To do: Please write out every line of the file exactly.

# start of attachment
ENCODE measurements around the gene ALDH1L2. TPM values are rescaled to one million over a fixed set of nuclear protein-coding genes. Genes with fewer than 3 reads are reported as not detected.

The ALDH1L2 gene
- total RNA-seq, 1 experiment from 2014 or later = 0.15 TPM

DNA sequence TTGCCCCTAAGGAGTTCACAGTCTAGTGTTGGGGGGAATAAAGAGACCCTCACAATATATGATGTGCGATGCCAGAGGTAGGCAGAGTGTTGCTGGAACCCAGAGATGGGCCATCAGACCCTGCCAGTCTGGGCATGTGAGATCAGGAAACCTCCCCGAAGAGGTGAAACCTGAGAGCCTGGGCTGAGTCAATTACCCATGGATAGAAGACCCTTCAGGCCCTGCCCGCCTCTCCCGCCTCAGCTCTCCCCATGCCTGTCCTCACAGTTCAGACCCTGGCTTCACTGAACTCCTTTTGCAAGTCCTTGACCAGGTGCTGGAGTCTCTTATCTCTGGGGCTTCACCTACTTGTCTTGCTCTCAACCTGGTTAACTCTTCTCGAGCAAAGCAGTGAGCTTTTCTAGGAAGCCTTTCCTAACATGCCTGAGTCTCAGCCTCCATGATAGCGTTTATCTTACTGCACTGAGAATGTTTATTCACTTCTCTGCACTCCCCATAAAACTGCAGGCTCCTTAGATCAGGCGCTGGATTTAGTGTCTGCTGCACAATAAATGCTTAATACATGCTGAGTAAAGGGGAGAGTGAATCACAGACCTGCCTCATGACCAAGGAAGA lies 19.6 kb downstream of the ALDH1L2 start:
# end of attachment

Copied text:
ENCODE measurements around the gene ALDH1L2. TPM values are rescaled to one million over a fixed set of nuclear protein-coding genes. Genes with fewer than 3 reads are reported as not detected.

The ALDH1L2 gene
- total RNA-seq, 1 experiment from 2014 or later = 0.15 TPM

DNA sequence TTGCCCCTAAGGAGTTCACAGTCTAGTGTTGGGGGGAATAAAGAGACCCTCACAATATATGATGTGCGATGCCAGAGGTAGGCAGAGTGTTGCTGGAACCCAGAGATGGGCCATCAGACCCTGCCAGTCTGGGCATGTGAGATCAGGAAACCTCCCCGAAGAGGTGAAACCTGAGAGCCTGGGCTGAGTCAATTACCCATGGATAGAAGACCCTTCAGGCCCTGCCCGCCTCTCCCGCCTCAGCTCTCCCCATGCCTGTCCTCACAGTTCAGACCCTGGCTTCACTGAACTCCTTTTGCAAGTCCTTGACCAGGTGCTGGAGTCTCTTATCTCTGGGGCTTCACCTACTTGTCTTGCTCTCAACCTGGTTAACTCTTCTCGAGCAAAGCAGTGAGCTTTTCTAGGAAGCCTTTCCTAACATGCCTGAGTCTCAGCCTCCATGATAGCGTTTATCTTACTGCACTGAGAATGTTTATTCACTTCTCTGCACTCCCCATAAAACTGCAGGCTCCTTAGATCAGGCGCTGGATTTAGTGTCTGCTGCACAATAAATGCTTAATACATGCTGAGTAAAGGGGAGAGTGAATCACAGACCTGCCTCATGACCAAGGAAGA lies 19.6 kb downstream of the ALDH1L2 start: